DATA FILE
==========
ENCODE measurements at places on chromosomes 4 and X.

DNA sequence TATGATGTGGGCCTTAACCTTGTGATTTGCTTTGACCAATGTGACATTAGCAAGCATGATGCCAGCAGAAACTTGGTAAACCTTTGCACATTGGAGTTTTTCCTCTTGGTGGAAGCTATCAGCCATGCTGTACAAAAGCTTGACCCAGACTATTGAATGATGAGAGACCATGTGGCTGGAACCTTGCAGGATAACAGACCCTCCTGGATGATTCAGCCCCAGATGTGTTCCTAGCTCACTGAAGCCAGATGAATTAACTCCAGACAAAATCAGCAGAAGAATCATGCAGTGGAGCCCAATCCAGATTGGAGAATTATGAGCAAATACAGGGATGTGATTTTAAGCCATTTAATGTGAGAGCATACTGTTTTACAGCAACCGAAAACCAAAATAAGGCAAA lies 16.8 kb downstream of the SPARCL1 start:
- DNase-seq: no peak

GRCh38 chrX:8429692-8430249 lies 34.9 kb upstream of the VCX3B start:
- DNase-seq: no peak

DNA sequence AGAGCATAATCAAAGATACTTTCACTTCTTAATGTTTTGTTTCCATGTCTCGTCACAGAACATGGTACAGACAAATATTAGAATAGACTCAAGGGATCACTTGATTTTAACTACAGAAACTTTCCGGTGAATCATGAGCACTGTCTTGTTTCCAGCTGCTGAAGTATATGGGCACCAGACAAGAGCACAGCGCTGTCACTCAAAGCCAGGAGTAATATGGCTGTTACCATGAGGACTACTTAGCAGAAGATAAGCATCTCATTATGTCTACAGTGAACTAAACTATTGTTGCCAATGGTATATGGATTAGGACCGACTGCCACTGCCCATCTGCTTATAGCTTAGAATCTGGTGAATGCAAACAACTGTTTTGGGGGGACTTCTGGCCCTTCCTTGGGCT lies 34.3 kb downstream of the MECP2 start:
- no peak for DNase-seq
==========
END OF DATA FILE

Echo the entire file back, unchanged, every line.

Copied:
ENCODE measurements at places on chromosomes 4 and X.

DNA sequence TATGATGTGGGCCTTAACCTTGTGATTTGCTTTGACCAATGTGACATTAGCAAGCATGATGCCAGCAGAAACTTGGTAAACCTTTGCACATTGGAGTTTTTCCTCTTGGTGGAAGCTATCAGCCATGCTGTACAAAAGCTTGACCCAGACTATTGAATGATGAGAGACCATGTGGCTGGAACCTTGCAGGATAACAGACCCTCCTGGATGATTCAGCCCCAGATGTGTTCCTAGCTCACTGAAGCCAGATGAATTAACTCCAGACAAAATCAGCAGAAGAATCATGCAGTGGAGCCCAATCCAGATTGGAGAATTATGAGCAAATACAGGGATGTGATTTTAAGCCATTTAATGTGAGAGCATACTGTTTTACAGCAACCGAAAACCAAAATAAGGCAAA lies 16.8 kb downstream of the SPARCL1 start:
- DNase-seq: no peak

GRCh38 chrX:8429692-8430249 lies 34.9 kb upstream of the VCX3B start:
- DNase-seq: no peak

DNA sequence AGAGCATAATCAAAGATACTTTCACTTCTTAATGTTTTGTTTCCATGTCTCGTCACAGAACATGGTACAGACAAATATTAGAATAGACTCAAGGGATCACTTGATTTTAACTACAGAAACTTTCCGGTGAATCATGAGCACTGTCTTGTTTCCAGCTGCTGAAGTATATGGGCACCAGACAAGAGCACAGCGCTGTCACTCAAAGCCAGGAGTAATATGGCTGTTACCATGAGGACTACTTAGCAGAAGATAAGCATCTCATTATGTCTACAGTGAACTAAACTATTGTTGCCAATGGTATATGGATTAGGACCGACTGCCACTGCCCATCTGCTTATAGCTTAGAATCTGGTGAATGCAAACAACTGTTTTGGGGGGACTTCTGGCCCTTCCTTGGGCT lies 34.3 kb downstream of the MECP2 start:
- no peak for DNase-seq